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Don't Tell Them We're Looking For Them

Saturday, Jul. 08, 2006 1:47 AM

I'm sure we'll have talking heads and members of Congress gushing about the FBI's foiling of an alleged terrorist plot to attack train tunnels beneath the Hudson River.

The announcement hits all of the right buttons. It's al-Qaeda. One suspect had sworn allegiance to Osama bin Laden. Fear. Be afraid.

But what this really came down to was careful, painstaking police work over the course of close to a year. The suspects discussed their plans in internet chat rooms. The FBI made arrests once the plans were, '... about to go to a phase where they would attempt to surveil targets, establish a regimen of attack and acquire the resources necessary to effectuate the attacks."

That's right. Despite complaints that exposure of the NSA's hush-hush super-secret warrantless wiretap program, these clowns were still yakking it up on the internet.

Funny how there's no problems announcing that the FBI was monitoring chat rooms to the extent of recognizing code phrases.


And speaking of the six-foot-tall dialysis patient that nobody can find, President Bush declared today that, well, Osama is really a threat and that we're still looking for him.

Apparently, we'll look for Osama as long as we can get political mileage out of it. But when we were jonesing after Saddam's oil fields, Osama was deemed irrelevant.

And again, here's an example of an enemy who is apparently conducting business without turning up in any of the NSA's surveillance gill nets. He's been doing this since 2001, well before any of the surveillance programs were revealed, because he fully understood the likelihood of his communications being monitored.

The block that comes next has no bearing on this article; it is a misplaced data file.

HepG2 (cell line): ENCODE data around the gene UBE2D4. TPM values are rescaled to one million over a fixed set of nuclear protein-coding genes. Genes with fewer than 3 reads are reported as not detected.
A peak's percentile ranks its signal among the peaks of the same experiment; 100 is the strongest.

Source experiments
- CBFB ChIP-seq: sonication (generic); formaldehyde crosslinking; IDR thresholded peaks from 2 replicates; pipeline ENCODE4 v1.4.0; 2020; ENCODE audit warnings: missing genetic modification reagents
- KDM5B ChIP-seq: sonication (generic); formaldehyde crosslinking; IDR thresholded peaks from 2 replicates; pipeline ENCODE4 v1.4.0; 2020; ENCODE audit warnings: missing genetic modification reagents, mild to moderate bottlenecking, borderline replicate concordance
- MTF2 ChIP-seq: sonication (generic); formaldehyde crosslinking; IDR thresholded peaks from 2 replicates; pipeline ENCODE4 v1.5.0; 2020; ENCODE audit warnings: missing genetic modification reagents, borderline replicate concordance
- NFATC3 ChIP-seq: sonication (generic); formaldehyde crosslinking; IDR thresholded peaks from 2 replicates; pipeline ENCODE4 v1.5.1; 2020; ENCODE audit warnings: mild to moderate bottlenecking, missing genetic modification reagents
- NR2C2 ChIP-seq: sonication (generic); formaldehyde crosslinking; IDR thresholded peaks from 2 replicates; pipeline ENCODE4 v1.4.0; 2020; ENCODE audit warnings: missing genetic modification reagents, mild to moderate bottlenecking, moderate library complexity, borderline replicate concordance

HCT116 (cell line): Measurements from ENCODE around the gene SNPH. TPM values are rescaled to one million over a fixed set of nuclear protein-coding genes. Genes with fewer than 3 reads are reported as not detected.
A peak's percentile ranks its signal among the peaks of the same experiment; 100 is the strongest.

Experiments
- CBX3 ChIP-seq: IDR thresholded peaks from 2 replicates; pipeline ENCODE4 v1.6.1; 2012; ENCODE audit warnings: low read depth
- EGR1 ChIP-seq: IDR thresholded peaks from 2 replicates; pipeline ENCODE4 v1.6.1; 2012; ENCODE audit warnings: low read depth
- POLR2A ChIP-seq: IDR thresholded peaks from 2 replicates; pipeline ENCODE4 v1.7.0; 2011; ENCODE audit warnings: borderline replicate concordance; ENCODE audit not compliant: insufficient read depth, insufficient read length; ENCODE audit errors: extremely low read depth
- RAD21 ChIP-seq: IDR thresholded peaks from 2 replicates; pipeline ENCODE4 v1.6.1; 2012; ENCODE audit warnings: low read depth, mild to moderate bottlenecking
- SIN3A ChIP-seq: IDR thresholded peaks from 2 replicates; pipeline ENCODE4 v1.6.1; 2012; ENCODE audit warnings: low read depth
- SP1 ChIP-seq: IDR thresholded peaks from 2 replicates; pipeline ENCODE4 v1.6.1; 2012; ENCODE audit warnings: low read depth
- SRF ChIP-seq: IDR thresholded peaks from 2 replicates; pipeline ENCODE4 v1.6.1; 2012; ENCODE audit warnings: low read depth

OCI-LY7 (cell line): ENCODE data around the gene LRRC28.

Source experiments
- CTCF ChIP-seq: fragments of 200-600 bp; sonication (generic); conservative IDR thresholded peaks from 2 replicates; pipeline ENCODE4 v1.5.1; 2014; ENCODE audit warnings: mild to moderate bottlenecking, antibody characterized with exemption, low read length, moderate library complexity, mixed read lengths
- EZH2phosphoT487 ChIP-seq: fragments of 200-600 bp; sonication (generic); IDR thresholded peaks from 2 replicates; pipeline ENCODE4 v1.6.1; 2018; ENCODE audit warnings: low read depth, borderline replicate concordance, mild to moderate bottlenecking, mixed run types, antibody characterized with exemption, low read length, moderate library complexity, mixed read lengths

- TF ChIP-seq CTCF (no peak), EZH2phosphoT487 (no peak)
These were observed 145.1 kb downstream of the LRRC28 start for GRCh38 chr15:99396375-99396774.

It's called operational security. It's what you do when you shield the ATM keypad with one hand as you type in your PIN. It's looking over your shoulder when you work a combination lock.


Mr. Bush also couldn't assure Americans that the missile interception system would actually stop a successful launch by North Korea, but affirmed that we need one.

But, as columnist Molly Ivins has pointed out, previous tests of the missile defense program have been spectacularly non-productive. We don't even have a good percentage against targets we've designated.


An executive for Royal Dutch Shell says using food crops to make biofuels is morally inappropriate.

"If you look at Africa, there are still countries that have a lack of food, people are starving, and because we are more wealthy we use food and turn it into fuel," said Eric G Holthusen.

Hey, Eric, hate to rain on your parade, but people have been starving in Africa for most of my lifetime, and it's not because we've been turning corn into biodiesel.


The Southern Poverty Law Center has issued a report claiming that large numbers - possibly in the thousands - of neo-Nazis and skinhead extremists have found a place in the United States military, despite a decade-old policy of zero tolerance for racist hate groups.

Yeah, that'll win the hearts and minds of the Iraqi people.


The Ministry has received 1 comment(s) on this topic.



Brin - 2006-07-08 05:10:08
There's actually some people on this earth who will go without food rather than eating corn, because they consider corn to be for farm animals and not for humans. So, I say, as long as there's people who turn their nose up at an opportunity to eat, use the corn for something else.